Too Late For Coffee? Starbucks Wine and Beer Is Here

Cocktail Hour at Starbucks

Starbuck’s plans to roll out alcoholic beverages to thousands of stores over the next few years as part of it new Starbucks Evenings program.

According to Bloomberg Businessweek, Starbuck’s wants your business all day long so its adding “more reasons to love it at night.”  Starbucks Evenings is a new program being rolled out by the coffee retail giant.  And while a full scale happy hour is not in the works, you will be able to get bottled beer and wine, as well as their regular food and beverages, savory small plates and desserts. The Starbucks wine and beer will be available every day from 4 p.m. to regular closing hours.

According to the article, Starbucks considers its locations to be cafes, and the wine and beer will be sold along side their traditional offerings. Anyone working at a Starbucks that serves booze will have to be 21 or older.

The evening program has already been tested at select locations in Chicago, Seattle, Los Angeles, Atlanta, Portland, Ore., and Washington, D.C., and Chief Operating Officer Troy Alstead told Bloomberg News that it’s proven to produce a “meaningful increase in sales during that time of the day.”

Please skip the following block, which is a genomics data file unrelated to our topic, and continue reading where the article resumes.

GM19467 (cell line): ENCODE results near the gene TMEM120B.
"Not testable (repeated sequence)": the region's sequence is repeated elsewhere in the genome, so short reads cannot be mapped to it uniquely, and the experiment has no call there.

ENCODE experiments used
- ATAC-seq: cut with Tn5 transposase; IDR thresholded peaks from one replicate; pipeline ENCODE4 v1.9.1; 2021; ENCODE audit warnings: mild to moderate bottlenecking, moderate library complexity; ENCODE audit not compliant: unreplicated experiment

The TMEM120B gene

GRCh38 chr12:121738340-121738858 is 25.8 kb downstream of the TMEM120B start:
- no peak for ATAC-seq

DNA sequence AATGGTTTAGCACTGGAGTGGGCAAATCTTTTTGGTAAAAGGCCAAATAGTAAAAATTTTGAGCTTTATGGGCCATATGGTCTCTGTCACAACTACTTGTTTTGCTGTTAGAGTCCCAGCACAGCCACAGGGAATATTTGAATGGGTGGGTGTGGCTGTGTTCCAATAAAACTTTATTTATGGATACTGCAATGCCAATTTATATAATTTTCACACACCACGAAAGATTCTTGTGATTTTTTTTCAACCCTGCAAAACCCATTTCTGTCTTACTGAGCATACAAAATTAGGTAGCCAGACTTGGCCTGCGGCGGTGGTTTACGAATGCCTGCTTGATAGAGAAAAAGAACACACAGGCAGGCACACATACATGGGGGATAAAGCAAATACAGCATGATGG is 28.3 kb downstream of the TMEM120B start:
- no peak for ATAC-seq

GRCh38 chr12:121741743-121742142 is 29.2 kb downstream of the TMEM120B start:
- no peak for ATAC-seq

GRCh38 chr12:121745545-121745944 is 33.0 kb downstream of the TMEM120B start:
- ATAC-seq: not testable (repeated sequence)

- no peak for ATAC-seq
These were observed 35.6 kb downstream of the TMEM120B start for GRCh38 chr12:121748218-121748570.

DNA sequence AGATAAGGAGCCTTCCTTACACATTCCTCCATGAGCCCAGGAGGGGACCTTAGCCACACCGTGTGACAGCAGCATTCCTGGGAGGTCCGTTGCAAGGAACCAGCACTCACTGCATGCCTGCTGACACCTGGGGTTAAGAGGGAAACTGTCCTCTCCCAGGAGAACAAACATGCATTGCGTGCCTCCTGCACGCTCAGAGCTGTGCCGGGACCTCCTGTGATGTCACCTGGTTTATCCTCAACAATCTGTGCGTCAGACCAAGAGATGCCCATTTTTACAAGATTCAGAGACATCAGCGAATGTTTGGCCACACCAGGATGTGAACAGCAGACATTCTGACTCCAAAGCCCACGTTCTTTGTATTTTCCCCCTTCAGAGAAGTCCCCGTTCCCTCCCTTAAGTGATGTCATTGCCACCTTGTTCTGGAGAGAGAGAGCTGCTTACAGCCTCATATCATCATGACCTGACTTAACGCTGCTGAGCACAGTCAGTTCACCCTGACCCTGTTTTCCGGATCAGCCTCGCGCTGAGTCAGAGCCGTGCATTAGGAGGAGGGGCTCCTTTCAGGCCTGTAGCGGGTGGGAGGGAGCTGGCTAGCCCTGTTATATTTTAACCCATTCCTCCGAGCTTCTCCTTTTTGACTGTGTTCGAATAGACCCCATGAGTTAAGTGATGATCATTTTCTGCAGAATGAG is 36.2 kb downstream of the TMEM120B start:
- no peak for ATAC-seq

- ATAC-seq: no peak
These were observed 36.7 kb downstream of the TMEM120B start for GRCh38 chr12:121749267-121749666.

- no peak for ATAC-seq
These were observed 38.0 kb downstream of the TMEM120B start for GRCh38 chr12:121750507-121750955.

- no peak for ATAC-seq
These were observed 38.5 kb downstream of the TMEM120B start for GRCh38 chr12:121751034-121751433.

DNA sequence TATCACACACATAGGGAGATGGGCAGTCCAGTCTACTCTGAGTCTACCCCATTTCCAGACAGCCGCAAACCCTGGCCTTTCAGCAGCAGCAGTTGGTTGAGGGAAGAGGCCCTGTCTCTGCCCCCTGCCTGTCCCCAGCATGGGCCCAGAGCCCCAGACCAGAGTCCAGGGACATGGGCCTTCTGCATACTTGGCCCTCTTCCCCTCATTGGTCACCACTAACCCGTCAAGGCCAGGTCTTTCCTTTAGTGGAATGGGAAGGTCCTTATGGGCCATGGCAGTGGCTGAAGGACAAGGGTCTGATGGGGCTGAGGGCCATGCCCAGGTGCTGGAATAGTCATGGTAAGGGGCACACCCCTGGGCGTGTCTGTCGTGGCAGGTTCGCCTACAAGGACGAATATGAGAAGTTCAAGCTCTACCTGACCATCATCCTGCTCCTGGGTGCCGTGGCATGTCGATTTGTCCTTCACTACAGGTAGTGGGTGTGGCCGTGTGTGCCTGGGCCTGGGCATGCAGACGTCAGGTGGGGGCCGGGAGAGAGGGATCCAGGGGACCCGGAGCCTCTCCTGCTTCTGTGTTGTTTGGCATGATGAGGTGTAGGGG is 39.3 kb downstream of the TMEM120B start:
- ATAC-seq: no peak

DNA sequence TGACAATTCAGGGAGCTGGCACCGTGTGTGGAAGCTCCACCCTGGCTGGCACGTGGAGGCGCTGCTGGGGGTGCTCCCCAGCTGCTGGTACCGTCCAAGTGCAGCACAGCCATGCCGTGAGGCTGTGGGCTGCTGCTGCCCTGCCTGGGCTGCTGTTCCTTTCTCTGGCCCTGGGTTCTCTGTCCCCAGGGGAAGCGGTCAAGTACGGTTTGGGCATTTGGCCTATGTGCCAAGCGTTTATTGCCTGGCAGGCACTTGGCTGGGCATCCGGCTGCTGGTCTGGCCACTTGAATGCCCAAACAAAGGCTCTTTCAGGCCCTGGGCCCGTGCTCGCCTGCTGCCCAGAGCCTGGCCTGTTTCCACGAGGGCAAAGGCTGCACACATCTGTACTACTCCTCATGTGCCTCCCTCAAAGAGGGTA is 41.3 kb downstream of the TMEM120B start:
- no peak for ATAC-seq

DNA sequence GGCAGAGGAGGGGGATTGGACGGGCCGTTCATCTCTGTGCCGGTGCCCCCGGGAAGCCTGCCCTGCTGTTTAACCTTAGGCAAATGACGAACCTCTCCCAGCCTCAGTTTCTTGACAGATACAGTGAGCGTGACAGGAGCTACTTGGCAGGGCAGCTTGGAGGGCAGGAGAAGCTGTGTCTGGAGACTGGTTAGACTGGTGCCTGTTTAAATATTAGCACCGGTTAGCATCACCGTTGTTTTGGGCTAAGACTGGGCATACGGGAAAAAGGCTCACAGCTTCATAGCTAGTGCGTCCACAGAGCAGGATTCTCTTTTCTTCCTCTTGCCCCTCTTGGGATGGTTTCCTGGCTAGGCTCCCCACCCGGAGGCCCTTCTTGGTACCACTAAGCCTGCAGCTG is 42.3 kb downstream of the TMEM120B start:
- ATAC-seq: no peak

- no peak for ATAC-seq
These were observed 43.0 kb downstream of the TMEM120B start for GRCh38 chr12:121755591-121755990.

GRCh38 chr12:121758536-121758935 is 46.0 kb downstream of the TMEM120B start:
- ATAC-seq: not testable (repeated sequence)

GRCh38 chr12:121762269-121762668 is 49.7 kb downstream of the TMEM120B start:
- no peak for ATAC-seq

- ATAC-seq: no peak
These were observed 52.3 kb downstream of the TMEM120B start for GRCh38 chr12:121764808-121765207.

Starbucks wine and beer are available in Chicago(PDF),  Seattle(PDF), Portland (PDF), Los Angeles (PDF), Atlanta (PDF) and Dulles Airport in Washington, DC. And while Starbucks Evenings promised to cater to regional tastes, most of the Starbucks wines offered come from big production wineries. That said, it was nice to see the Seattle and Portland wine lists include several Pacific Northwest wines, like a Chateau Ste. Michelle Riesling, an Erath Pinot Gris (Oregon), a Lange Estate Pinot Noir (Willamette Valley), an Amavi Cellars Syrah (Walla Walla Valley) and a Columbia Crest Cabernet.

Beer selections are not listed on their website menus but I’d love to see Starbucks support local craft beer since each of these regions have great breweries to pick from.

Written by Jennifer Kaplan

Jennifer Kaplan writes about sustainable food and wine, the intersection of food and marketing and food politics for Insteading (and EatDrinkBetter.com before the two sites merged) and is the author of Greening Your Small Business. She is an Instructor at the Culinary Institute of America-Greystone and was named one of The 16 Women You Must Follow on Twitter for Green Business. She has four kids, a dog, a hamster, an MFA and an MBA – follow her on Twitter.

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